Josh Lawler adds: “…. you must keep in mind that any transaction that heavily dilutes or subordinates your existing investors will be scrutinized.  Especially if insiders are part of the purchasing syndicate.”

Where Issuers May Run Into Trouble

Accepting financing in the form of convertible notes can be a decent short-term option for meeting an issuer’s cash flow needs. That said, some issuers run into trouble when they resort to this type of financing habitually.  Issuing convertible debt to repay debt obligations from other notes is a poor outcome for issuers and their shareholders, so institutional and long-term investors will avoid companies with these bad habits.

It’s possible for an issuer to improve its standing by negotiating with its existing noteholders rather than continuing to seek further financings to meets its obligations. There have been cases where outstanding debt is forgiven as a result of negotiations and issuances of other classes of securities. In other cases, issuers have renegotiated the terms of their outstanding debt to restrict the amount that lender can sell during specified periods.  Issuers overwhelmed by their debt situation should consult with their securities attorney to construct a plan that’s right for them.

As Yoel Goldfeder from VStock Transfer notes, “We realize that things may be difficult now, but always remember that as an officer or director you have a duty to your shareholders. Make sure that you understand all the benefits and risks associated with your decision and consult with experts in the space who have had many years working with companies like yours.”

Lawler adds: “True that the challenge is often the opportunity, but both success and failure will be magnified.  Follow good practices and you will survive, and possibly thrive.”

[1] https://www.bloombergquint.com/business/death-spiral-whiz-kid-sason-sued-by-sec-for-penny-stock-fraud

[2] https://www.sec.gov/fast-answers/answersconvertibleshtm.html

[3] https://www.wsj.com/articles/a-shipping-companys-bizarre-stock-maneuvers-create-high-seas-intrigue-1499960367

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‘Taking Action Earlier’ Could Have Delayed U.S. Outbreak, Says CDC’s No. 2 Official


The U.S. government and its top health agency missed several opportunities to slow the spread of the coronavirus, the No. 2 official at the Centers for Disease Control and Prevention told the Associated Press Friday—a more critical evaluation than what has come from the White House.


Limited testing and delayed travel alerts for areas like Europe led to a sharp rise in coronavirus cases across the country starting in late February, Dr. Anne Schuchat, the principal deputy director of the CDC, said Friday.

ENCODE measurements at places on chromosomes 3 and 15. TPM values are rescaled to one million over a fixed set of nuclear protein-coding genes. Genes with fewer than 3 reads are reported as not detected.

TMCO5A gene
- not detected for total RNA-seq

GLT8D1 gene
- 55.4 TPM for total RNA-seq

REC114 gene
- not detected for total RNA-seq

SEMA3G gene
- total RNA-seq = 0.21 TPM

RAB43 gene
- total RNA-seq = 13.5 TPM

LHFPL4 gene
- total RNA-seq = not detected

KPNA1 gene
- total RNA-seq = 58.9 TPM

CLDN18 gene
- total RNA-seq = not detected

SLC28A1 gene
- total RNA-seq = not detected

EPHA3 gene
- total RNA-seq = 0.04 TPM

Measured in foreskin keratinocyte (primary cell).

In a report published by the CDC, she analyzed the U.S. response to the outbreak, concluding that action was not taken quickly enough and several opportunities were missed to curb the spread of the pandemic.

“We clearly didn’t recognize the full importations that were happening,” Schuchat told the AP, adding, “I think the timing of our travel alerts should have been earlier.”

While the Trump administration imposed travel restrictions on anyone who had traveled to China starting in early February, it didn’t block travel from Europe until March 11.

Nearly 2 million travelers arrived in the U.S. from Italy and other European countries that were having outbreaks during February, Schuchat notes in her article.

Delaying travel bans allowed for the virus to spread throughout the U.S. and “contributed to the initiation and acceleration of domestic COVID-19 cases in March,” her report found.

Crucial quote

“I think in retrospect, taking action earlier could have delayed further amplification [of the U.S. outbreak], or delayed the speed of it,” Schuchat said in an interview. “The extensive travel from Europe, once Europe was having outbreaks, really accelerated our importations and the rapid spread.”


“This report seems to challenge the idea that the China travel ban in late January was instrumental in changing the trajectory of this pandemic in the United States,” Jason Schwartz, an assistant professor of health policy at the Yale School of Public Health, told the AP. He noted that while the article is carefully worded, it marks a departure from that White House narrative.

Big number: Over 1.1. Million

That’s how many Americans have contracted coronavirus so far, with over 65,000 deaths. The United States is the hardest-hit nation from the pandemic, with about a third of the world’s reported cases and more than a quarter of the deaths.

Further reading

Public Health Response to the Initiation and Spread of Pandemic COVID-19 in the United States, February 24–April 21, 2020 (CDC)

Most World Leaders See Approval Ratings Surge Amid Coronavirus. Not Trump. (Forbes)

Report: CDC Director Warns A Second Coronavirus Wave Would Be ‘Even More Difficult’ (Forbes)

Reopening States Before June Would Save Millions Of Jobs But Result In Hundreds Of Thousands More Coronavirus Deaths: Report (Forbes)

Full coverage and live updates on the Coronavirus

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Davos: A Glimpse Into The Global Innovation Economy, The World Economic Forum gives valuable insight into the trends of the next decade.